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Here is an image of the iconostasis of the Byzantine Chapel in the Basilica of Saint Nicholas in Bari:
[Linked Image]

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A rough translation of the Italian webpage suggests to me that the Holy Father accepted requests of the Dominican Fathers and the Bishop of Bari that, in the spirit of ecumenism arising from VII, a Chapel be established for use of the Orthodox. (I can't tell if it's also used by ECs.)

Andrew, I had the same link as you, but found that it and several other Dominican (OP) links related to Bari appear to be outdated. I finally encountered a webpage that informed me of a change in web address; however, it didn't seem to work either. It was only after Dave posted his link that I was able to get there at all.

Many years,

Neil


"One day all our ethnic traits ... will have disappeared. Time itself is seeing to this. And so we can not think of our communities as ethnic parishes, ... unless we wish to assure the death of our community."
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Happy Feastday of Saint Nicholas!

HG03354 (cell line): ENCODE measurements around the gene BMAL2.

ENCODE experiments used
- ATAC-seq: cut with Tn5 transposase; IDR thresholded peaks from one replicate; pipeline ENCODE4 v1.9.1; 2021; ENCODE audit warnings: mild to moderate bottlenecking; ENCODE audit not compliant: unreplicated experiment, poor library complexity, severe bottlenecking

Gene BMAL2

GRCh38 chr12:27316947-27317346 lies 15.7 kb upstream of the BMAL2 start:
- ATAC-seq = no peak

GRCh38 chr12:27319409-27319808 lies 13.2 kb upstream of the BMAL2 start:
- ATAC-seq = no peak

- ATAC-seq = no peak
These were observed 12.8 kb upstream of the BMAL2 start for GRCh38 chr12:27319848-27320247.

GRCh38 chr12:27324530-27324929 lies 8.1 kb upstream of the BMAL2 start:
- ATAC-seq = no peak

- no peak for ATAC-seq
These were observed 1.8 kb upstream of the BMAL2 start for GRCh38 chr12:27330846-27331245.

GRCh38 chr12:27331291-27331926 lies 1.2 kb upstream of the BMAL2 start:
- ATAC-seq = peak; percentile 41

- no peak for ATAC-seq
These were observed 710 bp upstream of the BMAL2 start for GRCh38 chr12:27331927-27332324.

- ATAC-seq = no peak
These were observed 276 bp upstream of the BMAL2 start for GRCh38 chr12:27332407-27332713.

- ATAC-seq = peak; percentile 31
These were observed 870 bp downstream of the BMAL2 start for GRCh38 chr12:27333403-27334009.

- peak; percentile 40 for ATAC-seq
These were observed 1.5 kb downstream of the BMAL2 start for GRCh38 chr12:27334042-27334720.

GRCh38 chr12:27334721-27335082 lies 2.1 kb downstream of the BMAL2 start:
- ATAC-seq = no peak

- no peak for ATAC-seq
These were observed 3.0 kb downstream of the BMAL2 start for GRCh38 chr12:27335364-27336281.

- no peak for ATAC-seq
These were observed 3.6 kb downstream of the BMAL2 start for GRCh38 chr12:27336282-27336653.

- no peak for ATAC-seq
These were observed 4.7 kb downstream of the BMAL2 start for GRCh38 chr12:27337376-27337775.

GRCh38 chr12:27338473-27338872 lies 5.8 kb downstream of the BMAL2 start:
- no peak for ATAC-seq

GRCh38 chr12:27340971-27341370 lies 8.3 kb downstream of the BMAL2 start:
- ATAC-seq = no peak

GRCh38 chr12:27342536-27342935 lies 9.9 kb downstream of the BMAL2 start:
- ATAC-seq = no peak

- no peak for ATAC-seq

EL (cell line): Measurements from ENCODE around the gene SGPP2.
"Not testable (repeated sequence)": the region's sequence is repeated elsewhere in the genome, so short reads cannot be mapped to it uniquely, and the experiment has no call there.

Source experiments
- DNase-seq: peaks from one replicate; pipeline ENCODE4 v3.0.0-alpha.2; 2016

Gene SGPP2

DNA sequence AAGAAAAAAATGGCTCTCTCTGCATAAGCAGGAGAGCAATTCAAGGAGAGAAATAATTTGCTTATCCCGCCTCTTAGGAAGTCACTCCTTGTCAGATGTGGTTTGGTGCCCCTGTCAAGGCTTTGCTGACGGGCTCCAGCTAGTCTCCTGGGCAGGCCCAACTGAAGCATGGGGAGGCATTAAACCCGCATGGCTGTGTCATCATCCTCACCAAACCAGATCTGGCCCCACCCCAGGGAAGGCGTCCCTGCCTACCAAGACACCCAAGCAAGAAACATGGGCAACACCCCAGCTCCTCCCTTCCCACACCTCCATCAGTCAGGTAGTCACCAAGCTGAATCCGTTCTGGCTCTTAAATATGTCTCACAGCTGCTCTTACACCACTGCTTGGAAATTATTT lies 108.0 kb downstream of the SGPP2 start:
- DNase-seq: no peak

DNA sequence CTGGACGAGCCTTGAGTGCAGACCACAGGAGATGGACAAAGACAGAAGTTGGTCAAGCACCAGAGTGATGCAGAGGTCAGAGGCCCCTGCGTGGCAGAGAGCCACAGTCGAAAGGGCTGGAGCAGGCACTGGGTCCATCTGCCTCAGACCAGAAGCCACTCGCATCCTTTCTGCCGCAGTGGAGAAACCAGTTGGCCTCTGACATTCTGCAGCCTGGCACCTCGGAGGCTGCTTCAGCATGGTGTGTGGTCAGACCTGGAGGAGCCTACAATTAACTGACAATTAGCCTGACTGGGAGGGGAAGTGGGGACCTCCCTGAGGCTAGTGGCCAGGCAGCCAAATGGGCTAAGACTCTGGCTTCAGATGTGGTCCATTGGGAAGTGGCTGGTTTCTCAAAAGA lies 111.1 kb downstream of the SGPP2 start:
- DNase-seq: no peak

Here is a link to an article from a past edition of CNEWA magazine about the Basilica of Saint Nicholas in Bari. The writer mentions attending a Divine Liturgy at the crypt. The liturgy was for the Italo-Greek/Albanian Catholic community.

www.cnewa.org/magazine-pdf/Vol23-1997/V23-No4-Jul-Aug97/pdf23-4-5.Bari.pdf [cnewa.org]

Note: Will need Acrobat Reader to view article

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Thanks everyone for the links because when I was at San Nicola in 1989-1990 I don't believe that the Byzantine Chapel had been constructed! I remembered the crypt when I saw it on the links, but not the chapel.

The Italo-Greek-Albanian community (Eparchy of Lungro) does not have its own church or parish in Bari.

In Christ,
Andrew